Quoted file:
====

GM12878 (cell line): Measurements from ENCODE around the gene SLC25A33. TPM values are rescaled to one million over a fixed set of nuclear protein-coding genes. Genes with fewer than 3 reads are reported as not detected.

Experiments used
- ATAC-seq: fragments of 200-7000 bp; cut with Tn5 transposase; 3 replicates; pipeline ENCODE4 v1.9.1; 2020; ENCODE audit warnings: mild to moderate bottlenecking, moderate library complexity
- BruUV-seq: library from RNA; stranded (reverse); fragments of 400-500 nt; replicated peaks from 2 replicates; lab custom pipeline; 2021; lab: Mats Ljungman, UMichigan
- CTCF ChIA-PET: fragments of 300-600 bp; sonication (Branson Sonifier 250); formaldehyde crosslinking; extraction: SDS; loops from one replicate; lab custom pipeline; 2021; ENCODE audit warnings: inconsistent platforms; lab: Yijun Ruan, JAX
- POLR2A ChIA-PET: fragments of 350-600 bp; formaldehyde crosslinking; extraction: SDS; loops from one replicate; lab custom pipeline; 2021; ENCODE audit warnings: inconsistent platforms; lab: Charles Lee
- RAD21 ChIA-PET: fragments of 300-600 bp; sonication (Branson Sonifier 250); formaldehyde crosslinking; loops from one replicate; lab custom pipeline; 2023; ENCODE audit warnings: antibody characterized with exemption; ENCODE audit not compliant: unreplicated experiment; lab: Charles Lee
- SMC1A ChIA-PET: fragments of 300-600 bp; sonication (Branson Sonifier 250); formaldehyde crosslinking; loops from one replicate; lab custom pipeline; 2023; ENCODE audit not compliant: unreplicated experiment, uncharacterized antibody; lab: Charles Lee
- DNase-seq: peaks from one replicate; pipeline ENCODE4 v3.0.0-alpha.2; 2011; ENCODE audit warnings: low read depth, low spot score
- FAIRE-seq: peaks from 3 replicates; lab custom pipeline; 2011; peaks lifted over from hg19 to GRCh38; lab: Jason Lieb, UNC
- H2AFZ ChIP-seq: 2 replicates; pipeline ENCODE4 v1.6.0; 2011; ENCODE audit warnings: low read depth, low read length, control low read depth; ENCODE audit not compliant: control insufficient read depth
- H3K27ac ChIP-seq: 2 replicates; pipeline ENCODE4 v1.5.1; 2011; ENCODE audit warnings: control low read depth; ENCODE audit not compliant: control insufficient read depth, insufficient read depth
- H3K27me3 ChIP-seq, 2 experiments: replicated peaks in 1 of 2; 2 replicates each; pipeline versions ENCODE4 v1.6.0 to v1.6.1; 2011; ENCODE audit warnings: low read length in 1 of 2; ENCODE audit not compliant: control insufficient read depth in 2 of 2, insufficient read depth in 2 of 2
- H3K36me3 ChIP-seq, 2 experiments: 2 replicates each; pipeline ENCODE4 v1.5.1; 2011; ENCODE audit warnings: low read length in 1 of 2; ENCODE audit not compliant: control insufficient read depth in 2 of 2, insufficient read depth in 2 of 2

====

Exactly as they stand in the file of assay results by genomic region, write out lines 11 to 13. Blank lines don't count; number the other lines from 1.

- H2AFZ ChIP-seq: 2 replicates; pipeline ENCODE4 v1.6.0; 2011; ENCODE audit warnings: low read depth, low read length, control low read depth; ENCODE audit not compliant: control insufficient read depth
- H3K27ac ChIP-seq: 2 replicates; pipeline ENCODE4 v1.5.1; 2011; ENCODE audit warnings: control low read depth; ENCODE audit not compliant: control insufficient read depth, insufficient read depth
- H3K27me3 ChIP-seq, 2 experiments: replicated peaks in 1 of 2; 2 replicates each; pipeline versions ENCODE4 v1.6.0 to v1.6.1; 2011; ENCODE audit warnings: low read length in 1 of 2; ENCODE audit not compliant: control insufficient read depth in 2 of 2, insufficient read depth in 2 of 2